Hippo Manchester
July 28, 2005

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Bringing NYC to Wilton

Andy’s alumni brings nigh Broadway home

By Michelle Saturley

Erik White is living proof that exposure to theater as a child can lead to a career in the arts.

White, who practically grew up on the stage at Andy’s Summer Playhouse in Wilton, now lives in New York City, where he recently staged a well-received production of an original play, Robert Lawson’s The Architecture of Sight. The show was produced by White’s company, the High Fidelity Theatre, at the Chocolate Factory in Long Island in May of this year and had a successful run through June 4.

Now, White and his troupe are bringing the piece home to New Hampshire. The performance piece premiered at Andy’s Summer Playhouse on July 26 and runs through July 31.

“We’re thrilled to have the show at Andy’s,” said Nancy White, a board member at Andy’s Summer Playhouse — and Erik’s mom. “It’s something our older students at Andy’s can see and be inspired by — that they, too have these kind of creative options someday.”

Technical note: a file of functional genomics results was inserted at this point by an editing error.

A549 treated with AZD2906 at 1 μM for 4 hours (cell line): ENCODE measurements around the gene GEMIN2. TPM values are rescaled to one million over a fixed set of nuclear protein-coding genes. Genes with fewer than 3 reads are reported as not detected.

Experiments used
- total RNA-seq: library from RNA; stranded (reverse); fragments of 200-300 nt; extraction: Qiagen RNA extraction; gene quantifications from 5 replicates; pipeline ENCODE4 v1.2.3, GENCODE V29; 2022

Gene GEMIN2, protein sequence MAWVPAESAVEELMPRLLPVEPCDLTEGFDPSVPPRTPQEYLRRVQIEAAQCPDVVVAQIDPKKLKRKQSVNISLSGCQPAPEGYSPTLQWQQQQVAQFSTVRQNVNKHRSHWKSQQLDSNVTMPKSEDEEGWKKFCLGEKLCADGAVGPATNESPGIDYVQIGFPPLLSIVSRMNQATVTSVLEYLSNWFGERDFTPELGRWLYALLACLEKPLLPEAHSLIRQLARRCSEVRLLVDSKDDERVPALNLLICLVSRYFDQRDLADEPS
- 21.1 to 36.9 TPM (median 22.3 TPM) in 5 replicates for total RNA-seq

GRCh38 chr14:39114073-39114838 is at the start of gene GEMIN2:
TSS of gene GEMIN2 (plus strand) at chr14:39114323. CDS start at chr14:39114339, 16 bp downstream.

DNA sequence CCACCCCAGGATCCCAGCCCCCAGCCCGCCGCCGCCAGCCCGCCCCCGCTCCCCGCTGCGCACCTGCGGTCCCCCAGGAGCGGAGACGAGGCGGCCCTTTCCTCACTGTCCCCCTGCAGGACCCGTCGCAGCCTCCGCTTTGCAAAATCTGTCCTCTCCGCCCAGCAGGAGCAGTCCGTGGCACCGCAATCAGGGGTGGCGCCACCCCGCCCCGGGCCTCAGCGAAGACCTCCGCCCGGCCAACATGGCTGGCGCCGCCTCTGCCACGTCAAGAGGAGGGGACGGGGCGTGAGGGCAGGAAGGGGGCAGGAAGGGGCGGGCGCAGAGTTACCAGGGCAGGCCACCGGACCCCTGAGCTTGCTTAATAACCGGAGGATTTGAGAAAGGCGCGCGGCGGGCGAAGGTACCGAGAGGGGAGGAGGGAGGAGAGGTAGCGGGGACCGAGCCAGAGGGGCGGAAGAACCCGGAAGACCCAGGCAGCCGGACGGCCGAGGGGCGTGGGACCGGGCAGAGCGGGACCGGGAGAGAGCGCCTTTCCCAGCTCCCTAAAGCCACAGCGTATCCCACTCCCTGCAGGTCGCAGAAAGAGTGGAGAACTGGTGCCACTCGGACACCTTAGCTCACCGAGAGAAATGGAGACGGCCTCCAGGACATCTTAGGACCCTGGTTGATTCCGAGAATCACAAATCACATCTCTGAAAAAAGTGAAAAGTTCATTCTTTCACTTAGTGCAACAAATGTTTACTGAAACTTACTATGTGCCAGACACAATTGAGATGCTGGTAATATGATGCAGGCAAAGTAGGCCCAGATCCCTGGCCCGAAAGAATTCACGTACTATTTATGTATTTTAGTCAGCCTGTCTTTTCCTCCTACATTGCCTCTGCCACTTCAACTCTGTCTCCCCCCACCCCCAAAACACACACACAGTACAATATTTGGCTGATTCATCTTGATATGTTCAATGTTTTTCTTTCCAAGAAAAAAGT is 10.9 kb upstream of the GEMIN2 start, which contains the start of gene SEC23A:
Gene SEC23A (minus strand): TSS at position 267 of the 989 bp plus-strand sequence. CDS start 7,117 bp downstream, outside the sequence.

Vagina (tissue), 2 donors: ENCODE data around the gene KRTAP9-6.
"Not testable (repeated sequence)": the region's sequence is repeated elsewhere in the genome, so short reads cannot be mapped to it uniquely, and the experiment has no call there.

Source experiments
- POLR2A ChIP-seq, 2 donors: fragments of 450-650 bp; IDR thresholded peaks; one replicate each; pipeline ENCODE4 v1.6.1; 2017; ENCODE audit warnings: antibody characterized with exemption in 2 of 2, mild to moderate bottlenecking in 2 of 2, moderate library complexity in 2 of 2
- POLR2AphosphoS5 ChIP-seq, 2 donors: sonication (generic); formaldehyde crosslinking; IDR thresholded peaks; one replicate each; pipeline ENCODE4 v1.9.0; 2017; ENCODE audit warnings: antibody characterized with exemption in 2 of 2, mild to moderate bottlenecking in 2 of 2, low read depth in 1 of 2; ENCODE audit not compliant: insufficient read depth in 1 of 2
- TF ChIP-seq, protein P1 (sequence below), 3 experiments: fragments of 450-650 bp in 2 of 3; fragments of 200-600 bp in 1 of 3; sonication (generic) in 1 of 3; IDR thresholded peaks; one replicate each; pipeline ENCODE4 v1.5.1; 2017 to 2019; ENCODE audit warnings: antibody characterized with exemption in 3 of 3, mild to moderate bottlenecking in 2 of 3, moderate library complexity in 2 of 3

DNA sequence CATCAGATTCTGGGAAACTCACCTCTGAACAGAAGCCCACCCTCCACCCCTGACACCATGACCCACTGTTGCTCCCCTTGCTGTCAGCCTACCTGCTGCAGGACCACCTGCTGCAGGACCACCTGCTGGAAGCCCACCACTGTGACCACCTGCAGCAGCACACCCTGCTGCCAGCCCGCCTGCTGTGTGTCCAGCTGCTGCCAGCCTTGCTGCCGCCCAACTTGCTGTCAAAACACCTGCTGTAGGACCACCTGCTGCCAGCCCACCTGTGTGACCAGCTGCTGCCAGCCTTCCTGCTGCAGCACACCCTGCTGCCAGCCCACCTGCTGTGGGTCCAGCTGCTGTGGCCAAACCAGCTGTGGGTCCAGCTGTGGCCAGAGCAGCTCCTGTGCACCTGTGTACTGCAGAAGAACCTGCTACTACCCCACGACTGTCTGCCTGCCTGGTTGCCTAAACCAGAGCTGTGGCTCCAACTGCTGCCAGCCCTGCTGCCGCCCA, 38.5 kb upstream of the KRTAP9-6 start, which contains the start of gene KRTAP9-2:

Set in the New York of the 1940’s, the show centers on a photographer named Nick Blank. Blank uses his lens as a wall between himself and the world around him, including the woman he loves. When tragedy befalls our young hero, he must find some way to piece together the puzzle of his life from an avalanche of black and white images. This “neo-noir” piece also features a live band, Uncle Moon, also from NYC.

In addition to writing, directing and acting, White also is hard at work on his bachelor’s degree from the American Musical and Dramatic Academy. His mother says his drive to succeed started early and found a place to grow during his years at Andy’s.

“The young people at Andy’s get a chance to do things that no other kids’ program in the area is offering,” she said. “It’s so innovative and challenging, whether it’s learning about acting, directing, or technical design. They really give kids a chance to do it all.”

White thinks that the lessons learned at Andy’s are life-changing, even if a student doesn’t pursue a career in theater.

“The themes that the plays and workshops explore are mirroring situations and choices young people have to face in the world today,” she said. “These exercises expand their minds, encourage them to think independently, and really chew on issues and concerns in a safe environment. They get a lot of support from the adults involved here.”

White says that Architecture is an intense show, not meant for younger viewers.

For the show on July 30, Andy’s will host a fundraiser champagne dessert. Entertainment will be provided by Uncle Moon.

For more information about The Architecture of Sight or any of the other summer shows at Andy’s Summer Playhouse, go to www.andyssummerplayhouse.org.